What Are the Symptoms of an Achilles Tendon Injury?

There are various types of injuries that can affect the Achilles tendon. The two most common injuries are Achilles tendinitis and ruptures of the tendon.

Achilles Tendinitis Symptoms

  • Inflammation
  • Dull to severe pain
  • Increased blood flow to the tendon
  • Thickening of the tendon

Rupture Symptoms

  • Extreme pain and swelling in the foot
  • Total immobility

Treatment and Prevention

Achilles tendon injuries are diagnosed by a thorough physical evaluation, which can include an MRI. Treatment involves rest, physical therapy, and in some cases, surgery. However, various preventative measures can be taken to avoid these injuries, such as:

  • Thorough stretching of the tendon before and after exercise
  • Strengthening exercises like calf raises, squats, leg curls, leg extensions, leg raises, lunges, and leg presses

If you have any questions, please feel free to contact one of our offices located in Ahoskie, Durham, Raleigh, and Rocky Mount, NC. We offer the newest diagnostic and treatment technologies for all your foot care needs.

Read more about Achilles Tendon Injuries

An important part of proper workout gear are the shoes. It is beneficial to choose the right running shoes to ensure proper gait, in addition to possibly preventing painful foot conditions from developing, including bunions and corns. Many shoes are not interchangeable, and what is perfect for one sport may not necessarily be adequate for another. Research has indicated shoes that are flexible and have ample cushioning generally bring comfort and enjoyment while participating in running and jogging activities. People who like to hike can benefit from shoes that have extra support, and this can be helpful in uneven terrain. If you would like more information about methods to choose the best shoe for you, please consult with a podiatrist.

It is important to find shoes that fit you properly in order to avoid a variety of different foot problems. For more information about treatment, contact one of our podiatrists of The Foot and Ankle Associates of North Carolina, PLLC. Our doctors will treat your foot and ankle needs.

Proper Shoe Fitting

Shoes have many different functions. They cushion our body weight, protect our feet, and allow us to safely play sports. You should always make sure that the shoes you wear fit you properly in order to avoid injuries and deformities such as: bunions, corns, calluses, hammertoes, plantar fasciitis, stress fractures, and more. It is important to note that although a certain pair of shoes might be a great fit for someone else, that doesn’t mean they will be a great fit for you. This is why you should always try on shoes before buying them to make sure they are worth the investment. Typically, shoes need to be replaced ever six months to one year of regular use.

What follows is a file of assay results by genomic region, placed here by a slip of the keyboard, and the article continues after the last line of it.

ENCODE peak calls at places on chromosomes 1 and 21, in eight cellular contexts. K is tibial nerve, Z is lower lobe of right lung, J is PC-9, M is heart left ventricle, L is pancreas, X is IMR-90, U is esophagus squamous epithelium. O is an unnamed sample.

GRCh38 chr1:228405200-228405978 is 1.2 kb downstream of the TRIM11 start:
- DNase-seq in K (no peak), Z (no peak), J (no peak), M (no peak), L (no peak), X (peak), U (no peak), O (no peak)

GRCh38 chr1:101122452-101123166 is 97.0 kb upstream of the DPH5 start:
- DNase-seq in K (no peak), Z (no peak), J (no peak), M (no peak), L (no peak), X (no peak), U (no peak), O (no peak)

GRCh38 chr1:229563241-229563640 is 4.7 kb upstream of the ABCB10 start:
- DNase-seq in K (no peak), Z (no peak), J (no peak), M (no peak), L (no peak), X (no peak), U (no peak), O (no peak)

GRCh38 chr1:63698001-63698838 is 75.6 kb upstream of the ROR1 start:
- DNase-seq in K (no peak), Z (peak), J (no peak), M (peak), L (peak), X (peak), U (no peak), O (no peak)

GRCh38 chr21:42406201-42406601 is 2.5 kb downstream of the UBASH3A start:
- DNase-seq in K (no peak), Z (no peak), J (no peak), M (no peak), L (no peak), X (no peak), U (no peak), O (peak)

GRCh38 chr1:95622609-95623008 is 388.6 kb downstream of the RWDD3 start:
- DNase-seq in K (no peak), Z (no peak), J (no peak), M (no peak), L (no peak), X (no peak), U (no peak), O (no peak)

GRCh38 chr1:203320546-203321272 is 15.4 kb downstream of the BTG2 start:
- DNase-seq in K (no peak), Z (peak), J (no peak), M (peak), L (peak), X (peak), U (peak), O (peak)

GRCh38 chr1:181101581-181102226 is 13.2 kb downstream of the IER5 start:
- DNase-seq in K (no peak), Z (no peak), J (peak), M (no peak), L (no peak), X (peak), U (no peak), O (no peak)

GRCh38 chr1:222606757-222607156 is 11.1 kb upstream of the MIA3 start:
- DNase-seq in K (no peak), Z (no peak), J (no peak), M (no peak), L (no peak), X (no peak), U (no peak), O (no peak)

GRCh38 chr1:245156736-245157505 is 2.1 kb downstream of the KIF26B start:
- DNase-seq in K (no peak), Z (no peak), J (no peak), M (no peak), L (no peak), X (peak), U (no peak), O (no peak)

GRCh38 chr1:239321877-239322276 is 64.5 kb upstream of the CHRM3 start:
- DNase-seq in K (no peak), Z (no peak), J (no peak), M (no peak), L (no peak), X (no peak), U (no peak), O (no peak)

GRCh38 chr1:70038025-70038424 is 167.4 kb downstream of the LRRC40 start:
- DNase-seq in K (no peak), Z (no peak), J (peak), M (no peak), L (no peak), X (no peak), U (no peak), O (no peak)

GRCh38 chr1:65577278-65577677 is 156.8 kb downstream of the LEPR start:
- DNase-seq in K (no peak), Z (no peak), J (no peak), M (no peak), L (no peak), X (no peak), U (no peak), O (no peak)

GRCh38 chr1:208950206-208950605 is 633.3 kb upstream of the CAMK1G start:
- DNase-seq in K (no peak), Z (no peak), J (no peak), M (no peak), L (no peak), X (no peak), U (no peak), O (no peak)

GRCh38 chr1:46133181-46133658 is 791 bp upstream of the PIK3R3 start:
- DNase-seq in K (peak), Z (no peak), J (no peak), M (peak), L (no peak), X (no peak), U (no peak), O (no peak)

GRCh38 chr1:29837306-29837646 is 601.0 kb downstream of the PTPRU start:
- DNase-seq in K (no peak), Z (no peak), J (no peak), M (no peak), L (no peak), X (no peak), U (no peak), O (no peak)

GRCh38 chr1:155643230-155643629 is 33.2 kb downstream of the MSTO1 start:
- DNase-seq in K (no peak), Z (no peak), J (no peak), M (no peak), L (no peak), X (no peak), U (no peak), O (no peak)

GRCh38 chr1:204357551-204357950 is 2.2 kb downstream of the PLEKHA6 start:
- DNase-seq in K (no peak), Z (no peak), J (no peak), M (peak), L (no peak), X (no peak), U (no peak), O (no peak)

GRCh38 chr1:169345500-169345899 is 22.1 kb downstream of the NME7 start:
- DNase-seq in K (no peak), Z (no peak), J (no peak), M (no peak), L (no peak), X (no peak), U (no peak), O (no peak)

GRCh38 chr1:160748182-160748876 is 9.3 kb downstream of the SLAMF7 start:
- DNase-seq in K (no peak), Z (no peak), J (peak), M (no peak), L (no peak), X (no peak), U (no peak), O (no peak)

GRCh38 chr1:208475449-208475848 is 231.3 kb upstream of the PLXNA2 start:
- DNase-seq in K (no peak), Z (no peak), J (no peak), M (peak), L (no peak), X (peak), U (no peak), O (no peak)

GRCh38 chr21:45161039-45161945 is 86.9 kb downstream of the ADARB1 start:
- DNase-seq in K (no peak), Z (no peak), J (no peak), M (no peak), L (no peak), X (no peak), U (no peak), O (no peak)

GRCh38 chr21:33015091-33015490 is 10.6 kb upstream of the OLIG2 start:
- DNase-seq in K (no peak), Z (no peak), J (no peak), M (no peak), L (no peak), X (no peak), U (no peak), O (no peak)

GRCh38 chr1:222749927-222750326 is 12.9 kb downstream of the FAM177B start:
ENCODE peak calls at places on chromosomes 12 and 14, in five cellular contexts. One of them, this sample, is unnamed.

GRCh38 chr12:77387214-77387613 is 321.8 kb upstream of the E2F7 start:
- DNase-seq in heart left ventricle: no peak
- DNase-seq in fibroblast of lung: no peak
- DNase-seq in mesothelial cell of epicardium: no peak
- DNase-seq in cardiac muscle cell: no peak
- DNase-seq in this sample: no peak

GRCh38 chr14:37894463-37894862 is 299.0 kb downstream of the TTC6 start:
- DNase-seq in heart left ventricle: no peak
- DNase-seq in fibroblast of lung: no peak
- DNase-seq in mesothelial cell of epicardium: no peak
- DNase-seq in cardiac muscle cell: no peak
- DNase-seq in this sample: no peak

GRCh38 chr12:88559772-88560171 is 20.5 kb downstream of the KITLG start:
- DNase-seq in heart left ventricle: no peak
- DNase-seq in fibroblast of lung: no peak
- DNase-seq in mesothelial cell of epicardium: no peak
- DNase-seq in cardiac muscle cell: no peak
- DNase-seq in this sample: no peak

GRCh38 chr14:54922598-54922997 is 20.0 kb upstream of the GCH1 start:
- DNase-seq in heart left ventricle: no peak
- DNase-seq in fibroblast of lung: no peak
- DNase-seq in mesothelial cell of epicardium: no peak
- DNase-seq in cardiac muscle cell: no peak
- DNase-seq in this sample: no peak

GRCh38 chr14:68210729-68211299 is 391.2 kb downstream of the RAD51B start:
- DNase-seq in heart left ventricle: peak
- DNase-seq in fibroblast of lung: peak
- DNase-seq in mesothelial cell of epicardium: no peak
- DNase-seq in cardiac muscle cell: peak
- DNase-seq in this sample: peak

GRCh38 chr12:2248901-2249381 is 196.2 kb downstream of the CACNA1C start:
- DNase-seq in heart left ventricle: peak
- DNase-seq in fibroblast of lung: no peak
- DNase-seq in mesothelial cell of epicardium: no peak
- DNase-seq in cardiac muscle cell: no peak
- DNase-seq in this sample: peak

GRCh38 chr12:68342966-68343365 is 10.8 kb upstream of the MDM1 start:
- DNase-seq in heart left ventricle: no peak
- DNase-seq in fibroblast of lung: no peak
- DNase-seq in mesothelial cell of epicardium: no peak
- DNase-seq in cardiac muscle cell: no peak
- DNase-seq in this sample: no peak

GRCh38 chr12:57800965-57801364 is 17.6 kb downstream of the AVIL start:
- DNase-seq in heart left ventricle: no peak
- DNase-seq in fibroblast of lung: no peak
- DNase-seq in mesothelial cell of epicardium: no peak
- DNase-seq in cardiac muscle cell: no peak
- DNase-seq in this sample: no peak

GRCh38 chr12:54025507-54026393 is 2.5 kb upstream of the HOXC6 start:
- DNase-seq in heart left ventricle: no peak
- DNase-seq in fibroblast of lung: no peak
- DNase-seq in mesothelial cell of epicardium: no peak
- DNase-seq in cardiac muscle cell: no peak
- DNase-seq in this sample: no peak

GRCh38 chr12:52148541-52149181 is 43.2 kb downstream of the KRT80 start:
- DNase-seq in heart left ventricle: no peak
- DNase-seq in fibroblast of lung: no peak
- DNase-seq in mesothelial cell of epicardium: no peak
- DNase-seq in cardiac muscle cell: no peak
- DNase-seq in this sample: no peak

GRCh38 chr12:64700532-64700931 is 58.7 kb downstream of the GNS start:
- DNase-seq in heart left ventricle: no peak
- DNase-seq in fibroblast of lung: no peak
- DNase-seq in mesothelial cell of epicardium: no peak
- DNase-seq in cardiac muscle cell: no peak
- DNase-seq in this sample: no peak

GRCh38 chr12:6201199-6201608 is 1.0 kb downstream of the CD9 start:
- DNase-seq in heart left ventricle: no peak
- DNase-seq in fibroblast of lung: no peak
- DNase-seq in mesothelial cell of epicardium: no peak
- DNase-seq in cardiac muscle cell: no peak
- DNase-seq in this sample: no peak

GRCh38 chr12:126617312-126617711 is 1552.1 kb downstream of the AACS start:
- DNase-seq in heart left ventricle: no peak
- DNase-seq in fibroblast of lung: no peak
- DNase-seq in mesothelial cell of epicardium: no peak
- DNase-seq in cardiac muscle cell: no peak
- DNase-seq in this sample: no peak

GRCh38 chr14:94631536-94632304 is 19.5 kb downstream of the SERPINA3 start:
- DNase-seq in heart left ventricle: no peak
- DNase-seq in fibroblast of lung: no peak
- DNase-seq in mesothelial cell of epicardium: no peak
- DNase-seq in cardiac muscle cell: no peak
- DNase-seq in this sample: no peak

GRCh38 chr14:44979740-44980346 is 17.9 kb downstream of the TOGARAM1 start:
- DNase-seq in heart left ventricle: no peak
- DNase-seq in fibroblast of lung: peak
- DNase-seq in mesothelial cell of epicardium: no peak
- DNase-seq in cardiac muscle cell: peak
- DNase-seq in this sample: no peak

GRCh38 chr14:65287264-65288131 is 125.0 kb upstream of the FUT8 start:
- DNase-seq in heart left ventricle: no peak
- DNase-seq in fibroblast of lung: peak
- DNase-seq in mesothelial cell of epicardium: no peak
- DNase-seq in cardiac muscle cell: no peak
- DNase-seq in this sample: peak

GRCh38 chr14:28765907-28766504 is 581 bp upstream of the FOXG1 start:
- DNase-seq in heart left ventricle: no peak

Tips for Proper Shoe Fitting

  • Select a shoe that is shaped like your foot
  • Don’t buy shoes that fit too tight, expecting them to stretch to fit
  • Make sure there is enough space (3/8” to ½”) for your longest toe at the end of each shoe when you are standing up
  • Walk in the shoes to make sure they fit and feel right
  • Don’t select shoes by the size marked inside the shoe, but by how the shoe fits your foot

The shoes you buy should always feel as good as they look. Shoes that fit properly will last longer, feel better, and improve your way of life each day.

If you have any questions, please feel free to contact one of our offices located in Ahoskie, Durham, Raleigh, and Rocky Mount, NC. We offer the newest diagnostic and treatment technologies for all your foot care needs.

Read more about How to Get a Proper Shoe Fit

Strong and flexible feet are essential to runners. Feet are the part of the body that strike and engage with the ground and provide the foundation on which the body relies to complete and sustain the running movement. With 26 bones in each foot, nearly one quarter of all the bones in our bodies are located in the feet, not to mention muscles and tendons. Strong arches are an important component in the propulsion action the feet and legs perform during running and also help the foot’s ability to adequately absorb high-impact forces which is critical to preventing injuries. Sometimes, runners either need to compensate for flat feet, or they can develop fallen arches over time. There are exercises a podiatrist can suggest to help you strengthen your foot muscles, as well as custom orthotics to give you the proper arch support you need while running. Additionally, they may present a surgical option to correct flexible flatfoot.

Flatfoot is a condition many people suffer from. If you have flat feet, contact one of our podiatrists of The Foot and Ankle Associates of North Carolina, PLLC. Our doctors will treat your foot and ankle needs.

What Are Flat Feet?

Flatfoot is a condition in which the arch of the foot is depressed and the sole of the foot is almost completely in contact with the ground. About 20-30% of the population generally has flat feet because their arches never formed during growth.

Conditions & Problems:

Having flat feet makes it difficult to run or walk because of the stress placed on the ankles.

Alignment – The general alignment of your legs can be disrupted, because the ankles move inward which can cause major discomfort.

Knees – If you have complications with your knees, flat feet can be a contributor to arthritis in that area.  

Symptoms

  • Pain around the heel or arch area
  • Trouble standing on the tip toe
  • Swelling around the inside of the ankle
  • Flat look to one or both feet
  • Having your shoes feel uneven when worn

Treatment

If you are experiencing pain and stress on the foot you may weaken the posterior tibial tendon, which runs around the inside of the ankle. 

If you have any questions, please feel free to contact one of our offices located in Ahoskie, Durham, Raleigh, and Rocky Mount, NC. We offer the newest diagnostic and treatment technologies for all your foot care needs.

Read more about Flat Feet